The House Kills the Senate’s $322 Million Climate Service

Last week the House killed a new Senate approved, bureaucratic boondoggle that according to the House Appropriations Committee would have cost taxpayers a minimum of $322 million buckaroos, and good on them for it.

The National Oceanic and Atmospheric Administration wanted to create a new division to be called the National Climate Service. Similar to its National Weather Service the new NCS would have “streamlined delivery” for requests on the agency’s climate and weather data.

Amusingly, the NOAA tried to claim that the new service would not cost the taxpayers anything at all. They didn’t even request money to fund the new division. But this no-cost claim was doubted by the House Appropriations Committee that estimated that its killing of the idea saved taxpayers $322 million.

Proponents of the new division maintain that the money already being sent to the NOAA would just be redistributed in a different way to fund the new division that it wanted to create. But, come on. Who believes this?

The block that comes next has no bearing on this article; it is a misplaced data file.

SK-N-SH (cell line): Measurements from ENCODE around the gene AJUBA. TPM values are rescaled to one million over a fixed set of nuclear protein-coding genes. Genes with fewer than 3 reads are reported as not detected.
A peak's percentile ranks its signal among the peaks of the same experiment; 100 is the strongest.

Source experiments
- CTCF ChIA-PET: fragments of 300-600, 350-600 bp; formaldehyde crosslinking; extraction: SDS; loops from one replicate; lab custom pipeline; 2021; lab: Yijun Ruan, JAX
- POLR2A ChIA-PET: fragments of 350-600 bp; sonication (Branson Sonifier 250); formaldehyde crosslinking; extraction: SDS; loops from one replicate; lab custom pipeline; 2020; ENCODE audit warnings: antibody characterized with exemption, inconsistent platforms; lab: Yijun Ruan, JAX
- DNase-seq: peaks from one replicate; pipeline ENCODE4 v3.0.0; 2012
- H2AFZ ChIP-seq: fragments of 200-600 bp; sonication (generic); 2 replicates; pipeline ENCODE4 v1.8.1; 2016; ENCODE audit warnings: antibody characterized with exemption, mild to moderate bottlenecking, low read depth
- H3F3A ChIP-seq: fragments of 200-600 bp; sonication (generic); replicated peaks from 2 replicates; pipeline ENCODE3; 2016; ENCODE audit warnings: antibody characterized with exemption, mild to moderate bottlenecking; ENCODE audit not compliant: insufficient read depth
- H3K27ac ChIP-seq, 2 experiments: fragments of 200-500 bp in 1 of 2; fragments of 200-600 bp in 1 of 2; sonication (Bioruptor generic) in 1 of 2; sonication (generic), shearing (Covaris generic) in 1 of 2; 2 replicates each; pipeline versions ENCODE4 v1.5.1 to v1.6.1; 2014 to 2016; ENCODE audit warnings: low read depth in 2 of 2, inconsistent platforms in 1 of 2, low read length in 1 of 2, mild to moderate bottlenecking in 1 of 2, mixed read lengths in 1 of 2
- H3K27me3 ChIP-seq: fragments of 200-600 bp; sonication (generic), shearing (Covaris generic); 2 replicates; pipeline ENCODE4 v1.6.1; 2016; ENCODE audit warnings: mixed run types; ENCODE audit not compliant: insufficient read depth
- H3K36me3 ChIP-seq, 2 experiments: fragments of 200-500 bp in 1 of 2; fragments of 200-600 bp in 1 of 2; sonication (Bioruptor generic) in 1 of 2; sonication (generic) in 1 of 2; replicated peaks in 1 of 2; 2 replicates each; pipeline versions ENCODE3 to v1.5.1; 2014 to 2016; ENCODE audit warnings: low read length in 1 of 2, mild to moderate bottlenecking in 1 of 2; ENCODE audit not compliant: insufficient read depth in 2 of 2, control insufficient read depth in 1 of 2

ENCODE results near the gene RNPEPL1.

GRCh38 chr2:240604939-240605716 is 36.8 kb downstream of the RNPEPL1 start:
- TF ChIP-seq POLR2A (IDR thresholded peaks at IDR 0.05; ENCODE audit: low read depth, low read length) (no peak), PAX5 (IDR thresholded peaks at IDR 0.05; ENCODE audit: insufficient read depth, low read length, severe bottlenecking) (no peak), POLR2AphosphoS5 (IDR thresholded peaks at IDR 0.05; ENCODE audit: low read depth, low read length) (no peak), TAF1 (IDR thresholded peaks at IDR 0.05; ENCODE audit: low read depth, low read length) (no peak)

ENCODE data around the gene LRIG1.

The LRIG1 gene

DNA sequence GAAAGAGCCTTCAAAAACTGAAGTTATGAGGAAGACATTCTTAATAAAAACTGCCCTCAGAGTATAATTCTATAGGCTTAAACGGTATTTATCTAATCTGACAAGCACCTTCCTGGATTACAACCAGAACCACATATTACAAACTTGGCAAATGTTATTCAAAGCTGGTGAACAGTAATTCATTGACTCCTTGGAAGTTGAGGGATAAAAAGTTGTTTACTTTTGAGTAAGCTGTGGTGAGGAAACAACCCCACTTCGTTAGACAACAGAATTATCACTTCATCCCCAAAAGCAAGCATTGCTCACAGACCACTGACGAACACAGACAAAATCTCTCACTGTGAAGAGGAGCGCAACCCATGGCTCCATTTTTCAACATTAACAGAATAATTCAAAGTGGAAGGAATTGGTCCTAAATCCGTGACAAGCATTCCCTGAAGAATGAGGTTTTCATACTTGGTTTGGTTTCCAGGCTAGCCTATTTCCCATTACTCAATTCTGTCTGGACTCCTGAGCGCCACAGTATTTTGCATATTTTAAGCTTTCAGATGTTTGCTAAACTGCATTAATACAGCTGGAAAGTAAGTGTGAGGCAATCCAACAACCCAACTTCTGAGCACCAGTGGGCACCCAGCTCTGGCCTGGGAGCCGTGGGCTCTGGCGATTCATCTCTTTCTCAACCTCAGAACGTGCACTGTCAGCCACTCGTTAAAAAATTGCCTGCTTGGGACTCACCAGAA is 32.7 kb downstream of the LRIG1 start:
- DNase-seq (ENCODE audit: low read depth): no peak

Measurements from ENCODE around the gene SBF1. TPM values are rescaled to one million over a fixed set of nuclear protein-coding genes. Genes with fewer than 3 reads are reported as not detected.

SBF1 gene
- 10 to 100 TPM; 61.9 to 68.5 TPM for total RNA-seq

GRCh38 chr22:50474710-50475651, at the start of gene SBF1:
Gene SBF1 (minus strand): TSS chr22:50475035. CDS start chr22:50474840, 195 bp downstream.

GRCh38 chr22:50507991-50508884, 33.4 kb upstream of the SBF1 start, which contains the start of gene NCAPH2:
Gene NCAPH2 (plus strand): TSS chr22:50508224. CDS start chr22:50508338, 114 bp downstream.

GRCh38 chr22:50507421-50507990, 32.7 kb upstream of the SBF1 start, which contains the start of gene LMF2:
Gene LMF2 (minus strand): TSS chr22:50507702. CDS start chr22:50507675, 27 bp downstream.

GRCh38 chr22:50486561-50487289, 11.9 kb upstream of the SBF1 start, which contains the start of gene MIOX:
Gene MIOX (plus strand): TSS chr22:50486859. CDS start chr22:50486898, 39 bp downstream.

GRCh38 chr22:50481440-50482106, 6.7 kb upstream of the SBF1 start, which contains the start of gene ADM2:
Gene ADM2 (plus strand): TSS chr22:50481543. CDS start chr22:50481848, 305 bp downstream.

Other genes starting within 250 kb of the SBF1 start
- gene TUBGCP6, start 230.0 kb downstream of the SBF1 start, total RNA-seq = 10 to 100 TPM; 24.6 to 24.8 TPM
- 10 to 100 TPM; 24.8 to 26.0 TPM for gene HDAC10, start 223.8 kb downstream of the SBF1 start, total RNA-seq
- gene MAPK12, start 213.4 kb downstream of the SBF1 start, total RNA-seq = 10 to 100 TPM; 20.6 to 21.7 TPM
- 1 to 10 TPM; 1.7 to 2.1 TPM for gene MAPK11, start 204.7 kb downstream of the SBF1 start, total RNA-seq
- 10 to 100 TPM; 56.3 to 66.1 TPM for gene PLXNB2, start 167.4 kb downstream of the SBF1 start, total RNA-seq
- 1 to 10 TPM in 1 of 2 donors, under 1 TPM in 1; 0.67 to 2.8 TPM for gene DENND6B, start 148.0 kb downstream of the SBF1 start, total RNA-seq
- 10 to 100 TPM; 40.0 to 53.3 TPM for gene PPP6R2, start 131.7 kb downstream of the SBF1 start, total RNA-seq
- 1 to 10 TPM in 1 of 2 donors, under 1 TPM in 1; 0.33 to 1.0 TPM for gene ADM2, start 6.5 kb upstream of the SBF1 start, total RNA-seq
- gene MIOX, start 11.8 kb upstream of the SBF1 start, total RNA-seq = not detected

Let’s think about this, shall we? How, exactly, is it even possible for a whole new division of a bureaucracy can be created with no cost at all? And even if they were able to somehow jury-rig some organization for the idea using existing budget dollars, how long would it be before the NOAA came to Congress with its hand out looking for funds for the “established division”?

After all, there is nothing so permanent as a government bureaucracy and once created it would likely begin to cost taxpayers billions.

Here we are in one of the worst financial crises since The Great Depression and we still have big government advocates trying to create new government agencies.

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